The assembly has also fired the attorney general, Luisa Ortega, who broke ranks to become an outspoken critic of the president.

The supreme court ordered the jailing of an opposition mayor who allowed anti-government protests in his Caracas district, and was mulling similar cases against others.

Ostensibly brought in to rewrite the constitution, the Constituent Assembly has sweeping powers to override all other branches of government. 

It has vowed to remain in operation for up to two years — beyond the scheduled end of Maduro’s term in 2019.

Those targeted in the US sanctions announced Wednesday included Adan Coromoto Chavez, the brother of the late president who was Maduro’s mentor before he died of cancer in 2013.

The National Electoral Council board member, Tania D’Amelio Cardiet, was designated for defending the assembly and for suspicion of being involved in fraud in its choosing.

The security official, Bladimir Humberto Lugo Armas, “has been involved in several acts of violence against National Assembly opposition members,” including against the body’s leader, Julio Borges, the US statement said.

The sanctions freeze the US assets of those targeted and ban American entities from doing business with them.

Battling isolation

Major Latin American nations and Canada have also rejected the legitimacy of the Constituent Assembly and slammed Venezuela for “breaking democratic rule.” 

The UN rights office has condemned “excessive force” by Venezuelan security forces against protesters who objected to the Constituent Assembly and who are angry about an economic crisis that has made food and medicine scarce amid hyperinflation and a nosediving currency. 

Since the protests turned violent four months ago, nearly 130 people have died.

Protests against Maduro became muted in the past week, however, as the Constituent Assembly started sitting and intensified a clampdown.

The opposition coalition, while urging more demonstrations, has agreed to field candidates in overdue regional elections set for December 10. It said it did so to pressure Maduro to make sure they are held, and with an eye to winning most of Venezuela’s 23 states.

Although broadly criticized, Venezuela is not entirely isolated internationally.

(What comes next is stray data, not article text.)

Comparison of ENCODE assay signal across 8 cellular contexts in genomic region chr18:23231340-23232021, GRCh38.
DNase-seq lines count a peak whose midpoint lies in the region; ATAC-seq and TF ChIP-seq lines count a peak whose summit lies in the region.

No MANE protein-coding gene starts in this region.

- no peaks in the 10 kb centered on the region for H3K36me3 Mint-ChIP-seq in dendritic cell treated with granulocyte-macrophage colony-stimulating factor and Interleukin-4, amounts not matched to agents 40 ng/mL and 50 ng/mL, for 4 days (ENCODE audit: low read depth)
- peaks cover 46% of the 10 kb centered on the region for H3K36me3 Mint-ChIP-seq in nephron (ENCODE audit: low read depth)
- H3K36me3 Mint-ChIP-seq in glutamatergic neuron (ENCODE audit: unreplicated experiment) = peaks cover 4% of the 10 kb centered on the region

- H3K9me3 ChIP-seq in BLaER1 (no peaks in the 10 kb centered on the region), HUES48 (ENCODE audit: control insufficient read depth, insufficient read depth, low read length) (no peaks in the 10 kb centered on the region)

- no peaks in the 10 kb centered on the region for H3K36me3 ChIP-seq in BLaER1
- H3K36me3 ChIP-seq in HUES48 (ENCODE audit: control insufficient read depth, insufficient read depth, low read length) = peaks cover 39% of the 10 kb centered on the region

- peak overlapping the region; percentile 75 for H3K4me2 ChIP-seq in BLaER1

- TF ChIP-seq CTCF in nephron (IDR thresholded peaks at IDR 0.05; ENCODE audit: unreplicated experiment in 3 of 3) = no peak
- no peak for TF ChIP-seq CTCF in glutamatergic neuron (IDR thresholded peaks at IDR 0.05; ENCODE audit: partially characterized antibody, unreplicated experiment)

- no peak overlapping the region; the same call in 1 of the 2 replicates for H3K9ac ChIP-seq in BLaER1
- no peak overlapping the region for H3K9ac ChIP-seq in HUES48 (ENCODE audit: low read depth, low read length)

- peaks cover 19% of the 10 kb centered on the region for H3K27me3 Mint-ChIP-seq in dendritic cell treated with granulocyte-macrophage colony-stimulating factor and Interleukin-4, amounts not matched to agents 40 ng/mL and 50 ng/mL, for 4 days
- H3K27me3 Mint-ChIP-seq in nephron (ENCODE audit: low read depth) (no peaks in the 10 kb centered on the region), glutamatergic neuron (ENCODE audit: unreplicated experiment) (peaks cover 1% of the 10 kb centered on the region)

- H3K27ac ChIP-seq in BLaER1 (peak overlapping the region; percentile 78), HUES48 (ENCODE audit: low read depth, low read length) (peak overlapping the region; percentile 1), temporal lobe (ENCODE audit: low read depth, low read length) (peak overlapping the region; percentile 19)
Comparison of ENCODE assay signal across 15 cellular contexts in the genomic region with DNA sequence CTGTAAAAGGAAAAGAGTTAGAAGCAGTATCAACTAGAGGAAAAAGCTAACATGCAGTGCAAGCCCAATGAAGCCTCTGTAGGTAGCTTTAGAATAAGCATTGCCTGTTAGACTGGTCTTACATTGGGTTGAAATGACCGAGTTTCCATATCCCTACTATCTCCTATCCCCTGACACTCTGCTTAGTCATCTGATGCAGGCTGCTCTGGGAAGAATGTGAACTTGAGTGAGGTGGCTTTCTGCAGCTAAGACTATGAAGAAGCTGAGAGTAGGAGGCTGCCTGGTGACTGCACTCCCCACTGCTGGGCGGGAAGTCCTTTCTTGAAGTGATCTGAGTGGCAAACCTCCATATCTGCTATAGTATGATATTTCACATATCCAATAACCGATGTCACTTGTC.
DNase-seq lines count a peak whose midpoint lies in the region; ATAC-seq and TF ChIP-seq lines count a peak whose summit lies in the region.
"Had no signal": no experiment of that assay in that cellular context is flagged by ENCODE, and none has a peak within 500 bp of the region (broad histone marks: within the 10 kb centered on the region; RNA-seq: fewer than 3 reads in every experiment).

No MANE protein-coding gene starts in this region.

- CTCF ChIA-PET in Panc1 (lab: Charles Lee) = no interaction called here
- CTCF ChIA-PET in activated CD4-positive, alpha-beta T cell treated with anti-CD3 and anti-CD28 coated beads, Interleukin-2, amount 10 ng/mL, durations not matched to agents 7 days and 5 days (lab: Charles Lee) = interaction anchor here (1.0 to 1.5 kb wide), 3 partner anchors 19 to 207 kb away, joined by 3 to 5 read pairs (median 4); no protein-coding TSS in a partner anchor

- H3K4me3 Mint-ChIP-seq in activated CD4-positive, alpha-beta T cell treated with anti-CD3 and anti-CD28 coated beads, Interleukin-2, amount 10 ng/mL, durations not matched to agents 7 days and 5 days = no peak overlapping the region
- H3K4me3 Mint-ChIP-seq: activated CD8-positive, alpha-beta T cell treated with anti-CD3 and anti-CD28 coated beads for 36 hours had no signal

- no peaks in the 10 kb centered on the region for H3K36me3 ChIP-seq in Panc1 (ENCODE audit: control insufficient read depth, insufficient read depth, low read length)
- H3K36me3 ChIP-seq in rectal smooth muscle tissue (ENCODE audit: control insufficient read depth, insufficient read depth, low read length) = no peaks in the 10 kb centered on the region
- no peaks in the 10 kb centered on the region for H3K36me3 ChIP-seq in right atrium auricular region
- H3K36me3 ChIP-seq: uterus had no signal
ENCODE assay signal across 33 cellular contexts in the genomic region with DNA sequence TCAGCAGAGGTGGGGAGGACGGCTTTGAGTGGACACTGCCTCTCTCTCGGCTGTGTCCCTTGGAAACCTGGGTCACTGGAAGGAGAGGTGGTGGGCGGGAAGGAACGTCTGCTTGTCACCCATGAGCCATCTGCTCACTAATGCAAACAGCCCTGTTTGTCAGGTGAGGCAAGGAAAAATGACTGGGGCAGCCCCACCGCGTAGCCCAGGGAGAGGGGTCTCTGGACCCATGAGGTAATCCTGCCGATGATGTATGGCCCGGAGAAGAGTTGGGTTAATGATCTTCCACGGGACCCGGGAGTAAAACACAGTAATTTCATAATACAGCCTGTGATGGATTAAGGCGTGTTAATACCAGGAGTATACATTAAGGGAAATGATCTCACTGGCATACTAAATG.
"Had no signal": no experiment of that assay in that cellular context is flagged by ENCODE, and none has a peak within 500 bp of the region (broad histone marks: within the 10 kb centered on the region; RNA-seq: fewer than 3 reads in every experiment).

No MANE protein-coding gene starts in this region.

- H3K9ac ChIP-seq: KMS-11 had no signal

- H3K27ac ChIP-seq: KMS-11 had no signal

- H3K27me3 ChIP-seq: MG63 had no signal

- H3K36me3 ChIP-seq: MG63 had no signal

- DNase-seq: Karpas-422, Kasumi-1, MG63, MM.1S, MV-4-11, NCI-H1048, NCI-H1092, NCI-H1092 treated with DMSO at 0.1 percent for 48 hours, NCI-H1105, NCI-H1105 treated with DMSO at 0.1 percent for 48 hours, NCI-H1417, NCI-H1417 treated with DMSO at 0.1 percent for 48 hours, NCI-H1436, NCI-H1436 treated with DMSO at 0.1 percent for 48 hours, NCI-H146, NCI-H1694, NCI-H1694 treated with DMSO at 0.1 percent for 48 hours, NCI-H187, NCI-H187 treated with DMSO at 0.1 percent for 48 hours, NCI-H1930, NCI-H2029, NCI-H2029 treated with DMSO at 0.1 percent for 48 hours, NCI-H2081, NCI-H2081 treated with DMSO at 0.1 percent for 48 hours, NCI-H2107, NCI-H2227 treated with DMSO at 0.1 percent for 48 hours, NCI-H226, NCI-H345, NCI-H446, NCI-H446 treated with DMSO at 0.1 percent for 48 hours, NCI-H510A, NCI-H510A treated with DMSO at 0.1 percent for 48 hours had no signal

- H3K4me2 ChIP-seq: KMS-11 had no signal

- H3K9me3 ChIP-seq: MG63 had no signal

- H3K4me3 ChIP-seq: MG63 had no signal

It can count on the support of Russia and China — which have granted tens of billions of dollars in loans to Venezuela. 

On Tuesday, Caracas hosted a number of leftist allies, including Cuba, Bolivia and Ecuador, as well small Caribbean nations to which it gives cheap oil, in a meeting to show solidarity.

Maduro told the representatives he was open to regional dialogue — as long as Venezuela was “respected.”

The leader reaffirmed that the difficulties he was facing were driven by an “imperialist” United States that wanted Venezuela’s oil.

“Venezuela is the big prize, the jewel of the crown — that’s what they say in the corridors in Washington,” he said.

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Treasurer warns power companies over bills

The Turnbull government has vowed to take tough action if electricity retailers fail to give consumers greater control over their power bills.

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But the electricity companies say the best way to bring down prices is increasing supply, something that won’t happen until the government adopts a long-term policy.

The government is still considering whether to adopt the clean energy target recommended by Chief Scientist Alan Finkel.

In the meantime, it’s taken several steps it hopes will cut household power bills in the short term, including hauling electricity retailers in to demand they give consumers better information about their power plans, especially when discounts expire.

“I don’t think the energy companies are in any doubt that should we wish to move here we have form,” Treasurer Scott Morrison told ABC radio on Thursday, alluding to measures the government imposed on the banking sector.

The treasurer says electricity retailers are not unlike the big banks on whom the government has imposed tougher consumer data, more stringent governance regulation including on senior executives, and a levy.